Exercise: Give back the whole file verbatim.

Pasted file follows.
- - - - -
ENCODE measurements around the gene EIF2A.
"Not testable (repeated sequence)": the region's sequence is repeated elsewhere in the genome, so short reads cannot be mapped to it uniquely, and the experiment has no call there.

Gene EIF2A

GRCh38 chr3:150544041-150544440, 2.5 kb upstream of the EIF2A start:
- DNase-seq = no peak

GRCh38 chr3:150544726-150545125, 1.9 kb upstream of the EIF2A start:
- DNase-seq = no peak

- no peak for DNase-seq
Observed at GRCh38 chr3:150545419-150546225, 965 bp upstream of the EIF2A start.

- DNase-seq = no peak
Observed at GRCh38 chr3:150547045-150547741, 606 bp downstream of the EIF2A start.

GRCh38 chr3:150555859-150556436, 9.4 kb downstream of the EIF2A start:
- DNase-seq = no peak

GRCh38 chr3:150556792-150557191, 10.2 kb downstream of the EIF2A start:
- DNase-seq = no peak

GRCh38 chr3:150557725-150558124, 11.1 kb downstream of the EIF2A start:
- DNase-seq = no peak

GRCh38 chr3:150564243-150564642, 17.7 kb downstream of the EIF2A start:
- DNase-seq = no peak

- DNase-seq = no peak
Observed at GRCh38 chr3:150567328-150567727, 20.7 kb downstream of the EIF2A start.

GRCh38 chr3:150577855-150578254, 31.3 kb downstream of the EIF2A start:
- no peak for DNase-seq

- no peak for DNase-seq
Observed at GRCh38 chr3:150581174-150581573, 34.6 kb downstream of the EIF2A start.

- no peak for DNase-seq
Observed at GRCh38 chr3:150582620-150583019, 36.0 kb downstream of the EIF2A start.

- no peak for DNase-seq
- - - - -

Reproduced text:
ENCODE measurements around the gene EIF2A.
"Not testable (repeated sequence)": the region's sequence is repeated elsewhere in the genome, so short reads cannot be mapped to it uniquely, and the experiment has no call there.

Gene EIF2A

GRCh38 chr3:150544041-150544440, 2.5 kb upstream of the EIF2A start:
- DNase-seq = no peak

GRCh38 chr3:150544726-150545125, 1.9 kb upstream of the EIF2A start:
- DNase-seq = no peak

- no peak for DNase-seq
Observed at GRCh38 chr3:150545419-150546225, 965 bp upstream of the EIF2A start.

- DNase-seq = no peak
Observed at GRCh38 chr3:150547045-150547741, 606 bp downstream of the EIF2A start.

GRCh38 chr3:150555859-150556436, 9.4 kb downstream of the EIF2A start:
- DNase-seq = no peak

GRCh38 chr3:150556792-150557191, 10.2 kb downstream of the EIF2A start:
- DNase-seq = no peak

GRCh38 chr3:150557725-150558124, 11.1 kb downstream of the EIF2A start:
- DNase-seq = no peak

GRCh38 chr3:150564243-150564642, 17.7 kb downstream of the EIF2A start:
- DNase-seq = no peak

- DNase-seq = no peak
Observed at GRCh38 chr3:150567328-150567727, 20.7 kb downstream of the EIF2A start.

GRCh38 chr3:150577855-150578254, 31.3 kb downstream of the EIF2A start:
- no peak for DNase-seq

- no peak for DNase-seq
Observed at GRCh38 chr3:150581174-150581573, 34.6 kb downstream of the EIF2A start.

- no peak for DNase-seq
Observed at GRCh38 chr3:150582620-150583019, 36.0 kb downstream of the EIF2A start.

- no peak for DNase-seq